You know, I do not think I have seen "The Final Cut" of Blade Runner. I bought "The Director's Cut" close to 17 years ago and that is the only version that I have in my mind when I think of the movie. I know that the theatrical version has the voice over and a happy ending, but I can't think of what that is, and all that is coming to mind when I think of studio imposed happy endings is Brazil. With that in mind, I am positive that there is a lot of imagery and meaning that went over my head in The Director's Cut and likewise, enough from Blade Runner 2049 that I missed. Nevertheless, I am here to talk/ramble on about Blade Runner 2049, or at least attempt to talk about all 164 minutes of Denis Villeneuve's vision of Ridley Scott's vision of characters from Philip K. Dick's "Do Androids Dream of Electric Sheep?" Basically, I do not find myself competent enough to write a coherent and cohesive commentary on everything that the Blade Runner series has to say about our current and future world.
But moving on.
In short, I very much enjoyed the movie, even though my bladder decided that it had something to say about an hour and-a-half way through (I think, I didn't look at a clock or my phone to confirm the amount of time), to which I proceeded to ignore it until after getting back home. Yes, BR2049 is a long movie, but only if you are not a fan of long movies to begin with. It is shorter than The Lord of the Rings: The Fellowship of the Ring, and Gettysburg, but 48 minutes longer than the first Blade Runner. So buckle up.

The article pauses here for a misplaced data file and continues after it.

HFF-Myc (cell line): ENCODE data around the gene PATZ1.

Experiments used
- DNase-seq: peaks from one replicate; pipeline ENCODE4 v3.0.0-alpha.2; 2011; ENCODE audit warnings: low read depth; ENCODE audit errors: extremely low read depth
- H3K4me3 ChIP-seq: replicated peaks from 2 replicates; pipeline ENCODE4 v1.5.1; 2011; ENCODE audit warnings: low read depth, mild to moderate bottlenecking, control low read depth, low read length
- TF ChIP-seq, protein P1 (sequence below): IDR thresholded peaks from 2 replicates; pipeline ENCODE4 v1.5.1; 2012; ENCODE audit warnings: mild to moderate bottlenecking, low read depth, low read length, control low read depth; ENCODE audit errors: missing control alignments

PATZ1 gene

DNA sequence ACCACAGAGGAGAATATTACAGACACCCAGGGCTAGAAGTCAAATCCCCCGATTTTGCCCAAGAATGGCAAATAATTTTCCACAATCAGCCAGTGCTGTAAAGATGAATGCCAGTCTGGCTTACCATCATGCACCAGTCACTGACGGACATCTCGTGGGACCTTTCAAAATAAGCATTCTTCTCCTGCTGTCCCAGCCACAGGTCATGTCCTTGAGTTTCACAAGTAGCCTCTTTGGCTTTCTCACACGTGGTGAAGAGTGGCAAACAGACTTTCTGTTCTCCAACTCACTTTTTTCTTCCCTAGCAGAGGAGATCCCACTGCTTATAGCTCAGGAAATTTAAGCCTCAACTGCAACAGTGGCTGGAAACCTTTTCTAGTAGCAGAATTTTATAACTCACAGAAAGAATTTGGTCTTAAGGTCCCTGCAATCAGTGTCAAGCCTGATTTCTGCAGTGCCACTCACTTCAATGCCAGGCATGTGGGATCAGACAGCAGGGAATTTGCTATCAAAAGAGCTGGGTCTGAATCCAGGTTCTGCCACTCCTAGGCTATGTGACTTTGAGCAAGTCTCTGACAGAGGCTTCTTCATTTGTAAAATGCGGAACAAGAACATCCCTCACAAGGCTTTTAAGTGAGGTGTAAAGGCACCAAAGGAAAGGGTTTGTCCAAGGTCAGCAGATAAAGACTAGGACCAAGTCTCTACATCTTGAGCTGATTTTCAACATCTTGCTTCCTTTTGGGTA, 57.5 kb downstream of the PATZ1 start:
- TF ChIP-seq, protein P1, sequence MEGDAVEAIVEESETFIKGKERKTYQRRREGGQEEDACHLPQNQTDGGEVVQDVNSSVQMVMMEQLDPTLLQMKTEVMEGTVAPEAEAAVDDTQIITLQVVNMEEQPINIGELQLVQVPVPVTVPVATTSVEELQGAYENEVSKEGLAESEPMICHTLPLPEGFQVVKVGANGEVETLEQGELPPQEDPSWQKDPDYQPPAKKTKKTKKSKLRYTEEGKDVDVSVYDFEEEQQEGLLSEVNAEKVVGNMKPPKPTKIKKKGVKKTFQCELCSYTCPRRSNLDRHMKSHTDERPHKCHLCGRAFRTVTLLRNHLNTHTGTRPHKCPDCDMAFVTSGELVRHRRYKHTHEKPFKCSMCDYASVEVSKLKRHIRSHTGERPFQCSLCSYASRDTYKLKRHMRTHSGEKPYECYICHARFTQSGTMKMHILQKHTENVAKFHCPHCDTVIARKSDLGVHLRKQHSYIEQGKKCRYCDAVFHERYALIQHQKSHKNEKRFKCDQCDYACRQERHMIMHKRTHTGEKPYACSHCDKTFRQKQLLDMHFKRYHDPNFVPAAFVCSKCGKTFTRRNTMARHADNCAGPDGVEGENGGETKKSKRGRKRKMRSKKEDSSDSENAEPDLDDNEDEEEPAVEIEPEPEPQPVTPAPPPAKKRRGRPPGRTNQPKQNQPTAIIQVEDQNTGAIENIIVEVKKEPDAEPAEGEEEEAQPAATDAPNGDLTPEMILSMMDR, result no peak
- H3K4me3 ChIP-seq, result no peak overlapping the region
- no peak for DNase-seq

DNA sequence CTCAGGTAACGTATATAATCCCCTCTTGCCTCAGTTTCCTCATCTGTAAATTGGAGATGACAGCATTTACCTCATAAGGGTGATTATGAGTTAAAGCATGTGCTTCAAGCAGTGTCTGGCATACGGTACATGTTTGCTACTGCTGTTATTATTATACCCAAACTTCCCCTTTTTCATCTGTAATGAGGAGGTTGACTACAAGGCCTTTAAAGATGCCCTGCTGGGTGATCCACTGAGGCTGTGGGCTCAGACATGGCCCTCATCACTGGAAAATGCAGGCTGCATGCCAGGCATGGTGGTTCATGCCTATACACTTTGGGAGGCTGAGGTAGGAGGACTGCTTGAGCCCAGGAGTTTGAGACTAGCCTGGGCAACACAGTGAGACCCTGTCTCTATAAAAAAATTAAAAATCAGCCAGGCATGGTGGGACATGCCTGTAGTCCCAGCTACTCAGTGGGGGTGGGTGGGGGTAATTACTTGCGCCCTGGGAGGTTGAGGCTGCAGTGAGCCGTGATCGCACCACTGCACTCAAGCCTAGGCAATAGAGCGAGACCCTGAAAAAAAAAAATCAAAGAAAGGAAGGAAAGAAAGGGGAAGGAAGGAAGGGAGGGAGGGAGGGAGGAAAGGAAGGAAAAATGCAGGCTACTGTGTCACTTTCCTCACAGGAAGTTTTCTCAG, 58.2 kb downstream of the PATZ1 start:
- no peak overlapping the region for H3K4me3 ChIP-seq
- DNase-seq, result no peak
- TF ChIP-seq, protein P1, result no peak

But um. . .yeah. I thought Blade Runner 2049 was a pretty damn good movie, considering the legacy it had to live up to, and from my own partially educated mind, I think that Denis Villeneuve and company were able to pull off a sequel 35 years after the original was made. The cinematography had a very similar feel and sense to remain consistent with the established world. The music from both Hans Zimmer and Benjamin Wallfisch at times seemed to be mixed almost too loud and oppressive (which might have been the point the whole time), but still sounded enough like Vangelis' score, but not so much that there was no originality to it. The characters acted in ways that made sense, taking both films into account.
One sour note on the film, is something that Conklederp brought up a completely valid point with one of the characters, Joi, played by Ana de Armas. That with Joi, a female character, her only purpose was to highlight the loneliness of K. Joi's role in the film comes across as very 1940's film noir and that might have been perfectly fine in that era, but one would think that we would have progressed further in roles written for women by 2016. Although given the recent state of how leading statesmen and heads of entertainment have treated women, it really is not surprising.
No, Blade Runner 2049 was not a perfect movie (what is these days?), but it was a very good science fiction film that was perfectly paced, mostly well written, and one that I will undoubtedly add next to my copy of Blade Runner: The Director's Cut when it is released, probably in early 2018.
P.S. Only semi-sorry for the hack-job that this article turned out to be, but hey, that's why they pay me the big bucks.